They'd anticipated a print run of about 5,000 for Laura Ingalls Wilder's autobiography, South Dakota Historical Society Press director Nancy Tystad Koupal told the Sioux Falls Argus Leader.
But six months later, the scholarly book produced by a small regional press is readying another run – this one totaling an additional 50,000 copies.
The Argus Leader says that "Pioneer Girl: The Annotated Autobiography" – now in its fourth week on the New York Times Best Sellers list – will soon have 125,000 copies in print.
The surprise best seller tells the real life story of Wilder, who penned a series of autobiographical novels about her family's life on the prairie in the late 19th century. Sales have been so strong that some bookstores and online publishers have run out of copies and have had to turn book buyers away.
Published by the South Dakota Historical Society Press and edited by Pamela Smith Hill, the new book reprints the never-published original memoir Wilder wrote in the early 1930s.
Distributors, online book sellers and book stores will receive more books from a fourth and a fifth print run, totaling an additional 50,000 copies. A sixth print run likely will come in late summer or early fall in time for the holidays.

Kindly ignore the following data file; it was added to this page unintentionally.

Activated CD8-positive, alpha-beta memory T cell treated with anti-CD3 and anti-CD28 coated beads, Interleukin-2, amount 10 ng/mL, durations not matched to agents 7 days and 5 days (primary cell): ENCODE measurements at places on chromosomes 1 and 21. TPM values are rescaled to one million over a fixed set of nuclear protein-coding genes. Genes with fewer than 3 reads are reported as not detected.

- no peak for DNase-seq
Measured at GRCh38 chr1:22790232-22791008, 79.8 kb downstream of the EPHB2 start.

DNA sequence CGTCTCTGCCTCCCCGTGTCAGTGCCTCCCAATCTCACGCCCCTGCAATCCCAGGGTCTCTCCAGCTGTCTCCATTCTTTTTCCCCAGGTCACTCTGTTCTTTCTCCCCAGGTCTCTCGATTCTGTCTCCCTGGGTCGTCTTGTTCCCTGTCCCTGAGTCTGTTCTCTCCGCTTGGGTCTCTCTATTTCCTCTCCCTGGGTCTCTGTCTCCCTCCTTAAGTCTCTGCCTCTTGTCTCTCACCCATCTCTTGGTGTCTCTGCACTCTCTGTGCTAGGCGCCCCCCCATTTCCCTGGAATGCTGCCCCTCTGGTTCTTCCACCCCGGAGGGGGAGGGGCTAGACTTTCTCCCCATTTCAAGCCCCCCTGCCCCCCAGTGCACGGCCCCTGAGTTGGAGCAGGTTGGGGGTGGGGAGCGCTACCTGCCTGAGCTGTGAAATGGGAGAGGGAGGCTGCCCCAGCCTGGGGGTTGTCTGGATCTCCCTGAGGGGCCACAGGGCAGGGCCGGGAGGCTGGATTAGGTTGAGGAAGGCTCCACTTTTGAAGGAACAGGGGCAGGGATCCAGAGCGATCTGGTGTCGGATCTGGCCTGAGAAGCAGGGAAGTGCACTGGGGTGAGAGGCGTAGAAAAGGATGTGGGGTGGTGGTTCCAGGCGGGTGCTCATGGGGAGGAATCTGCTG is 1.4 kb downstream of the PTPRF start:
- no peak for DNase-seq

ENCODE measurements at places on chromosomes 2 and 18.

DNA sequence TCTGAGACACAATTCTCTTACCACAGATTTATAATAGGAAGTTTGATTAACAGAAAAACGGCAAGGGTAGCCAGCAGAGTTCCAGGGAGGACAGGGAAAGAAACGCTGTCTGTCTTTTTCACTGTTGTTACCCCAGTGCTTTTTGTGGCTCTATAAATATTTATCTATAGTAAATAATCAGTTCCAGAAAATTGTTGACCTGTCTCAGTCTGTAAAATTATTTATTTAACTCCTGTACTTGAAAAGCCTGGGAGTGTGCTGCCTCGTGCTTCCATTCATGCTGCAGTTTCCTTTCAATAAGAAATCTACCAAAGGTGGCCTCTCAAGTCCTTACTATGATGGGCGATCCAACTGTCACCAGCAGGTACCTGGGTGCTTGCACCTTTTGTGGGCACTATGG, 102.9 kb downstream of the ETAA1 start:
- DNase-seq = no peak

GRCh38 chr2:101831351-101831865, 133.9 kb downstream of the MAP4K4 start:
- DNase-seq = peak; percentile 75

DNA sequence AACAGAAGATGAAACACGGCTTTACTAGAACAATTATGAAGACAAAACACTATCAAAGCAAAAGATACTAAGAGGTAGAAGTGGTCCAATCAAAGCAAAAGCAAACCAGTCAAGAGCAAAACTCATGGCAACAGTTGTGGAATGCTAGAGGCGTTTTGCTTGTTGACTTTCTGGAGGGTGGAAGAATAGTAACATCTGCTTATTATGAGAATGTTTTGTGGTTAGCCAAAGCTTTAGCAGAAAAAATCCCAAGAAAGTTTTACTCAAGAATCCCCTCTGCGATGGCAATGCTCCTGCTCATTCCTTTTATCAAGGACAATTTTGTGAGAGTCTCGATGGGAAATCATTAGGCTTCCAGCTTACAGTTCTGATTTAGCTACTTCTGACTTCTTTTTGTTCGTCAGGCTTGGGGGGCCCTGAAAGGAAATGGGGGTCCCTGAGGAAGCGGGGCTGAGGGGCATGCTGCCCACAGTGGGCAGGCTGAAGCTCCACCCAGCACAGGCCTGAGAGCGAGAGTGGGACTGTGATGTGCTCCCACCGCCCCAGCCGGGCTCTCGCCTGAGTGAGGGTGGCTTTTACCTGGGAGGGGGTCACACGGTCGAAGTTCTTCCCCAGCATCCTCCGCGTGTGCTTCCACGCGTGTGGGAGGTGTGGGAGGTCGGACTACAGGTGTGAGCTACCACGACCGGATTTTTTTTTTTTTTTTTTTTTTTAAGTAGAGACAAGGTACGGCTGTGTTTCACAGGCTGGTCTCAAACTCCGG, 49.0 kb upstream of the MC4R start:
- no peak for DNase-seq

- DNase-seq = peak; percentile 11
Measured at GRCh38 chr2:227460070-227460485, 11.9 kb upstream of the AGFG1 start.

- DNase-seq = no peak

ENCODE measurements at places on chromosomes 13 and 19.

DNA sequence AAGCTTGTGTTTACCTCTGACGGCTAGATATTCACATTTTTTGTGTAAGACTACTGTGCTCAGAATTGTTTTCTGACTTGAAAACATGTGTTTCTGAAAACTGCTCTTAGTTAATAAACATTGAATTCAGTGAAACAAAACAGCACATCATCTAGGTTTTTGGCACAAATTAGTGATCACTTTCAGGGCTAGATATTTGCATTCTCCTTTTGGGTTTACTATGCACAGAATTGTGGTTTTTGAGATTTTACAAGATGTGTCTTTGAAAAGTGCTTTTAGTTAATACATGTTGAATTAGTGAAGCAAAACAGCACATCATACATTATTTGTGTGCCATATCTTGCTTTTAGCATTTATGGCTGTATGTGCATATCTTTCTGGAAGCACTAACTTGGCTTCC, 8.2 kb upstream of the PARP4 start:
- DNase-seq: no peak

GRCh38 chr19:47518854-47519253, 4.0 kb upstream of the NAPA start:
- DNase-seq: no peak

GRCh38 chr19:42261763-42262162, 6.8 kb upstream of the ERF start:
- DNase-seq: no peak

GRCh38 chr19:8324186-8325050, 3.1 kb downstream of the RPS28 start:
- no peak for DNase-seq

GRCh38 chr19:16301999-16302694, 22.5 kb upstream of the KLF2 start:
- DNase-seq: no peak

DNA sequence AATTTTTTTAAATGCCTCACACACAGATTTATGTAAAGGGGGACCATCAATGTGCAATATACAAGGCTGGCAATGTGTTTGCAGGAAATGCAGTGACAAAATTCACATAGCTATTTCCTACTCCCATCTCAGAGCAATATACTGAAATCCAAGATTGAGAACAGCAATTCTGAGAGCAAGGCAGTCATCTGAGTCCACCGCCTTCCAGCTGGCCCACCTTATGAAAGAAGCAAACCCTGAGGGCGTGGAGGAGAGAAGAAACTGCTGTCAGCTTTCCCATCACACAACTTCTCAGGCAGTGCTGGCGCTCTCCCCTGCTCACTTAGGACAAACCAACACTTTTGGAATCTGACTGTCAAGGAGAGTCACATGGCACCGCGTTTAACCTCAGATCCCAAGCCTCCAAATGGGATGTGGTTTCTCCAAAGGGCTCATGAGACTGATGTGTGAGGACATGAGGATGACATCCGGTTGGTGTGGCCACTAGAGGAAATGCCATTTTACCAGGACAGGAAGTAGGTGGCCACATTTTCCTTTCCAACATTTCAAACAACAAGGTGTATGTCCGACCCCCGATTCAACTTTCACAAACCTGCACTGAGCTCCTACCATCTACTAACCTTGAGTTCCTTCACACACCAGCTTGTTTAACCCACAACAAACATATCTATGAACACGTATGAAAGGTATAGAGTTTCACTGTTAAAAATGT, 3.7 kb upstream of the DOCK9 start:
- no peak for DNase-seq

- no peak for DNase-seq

On March 30, industry bible Publishers Weekly detailed the surprising sales, noting that "it debuted at #7 with 8,316 units sold. This week, it’s #2 in Hardcover Nonfiction with 18,926 sold—and #8 overall."
Last month, the influential New York Review of Books published a story called "Laura's World." It detailed the abiding interest of readers in Wilder's prairie upbringing and added that affection is "the only way to make sense of the phenomenal popularity of the new $40 scholarly tome."
A television series based on the series of books had a long run in the 1970's, and now Hollywood is ready to take a crack at the material.
Last Friday, the New York Daily News reported A-list action stars are being considered as leads in a film that is now in the early development phase. Details about the casting of a prospective film treatment were revealed in the hacked Sony emails published by WikiLeaks.
"Super producer Scott Rudin was super passionate about the project last summer and suggested megastars Angelina Jolie and Tom Cruise for the iconic roles of Ma and Pa Ingalls," according to the story.
"Great part, superb script. Is it nuts? Nothing like anything he's done," Rudin wrote to Cruise's agent Kevin Huvane. "Think would be a huge hit for him --- for real."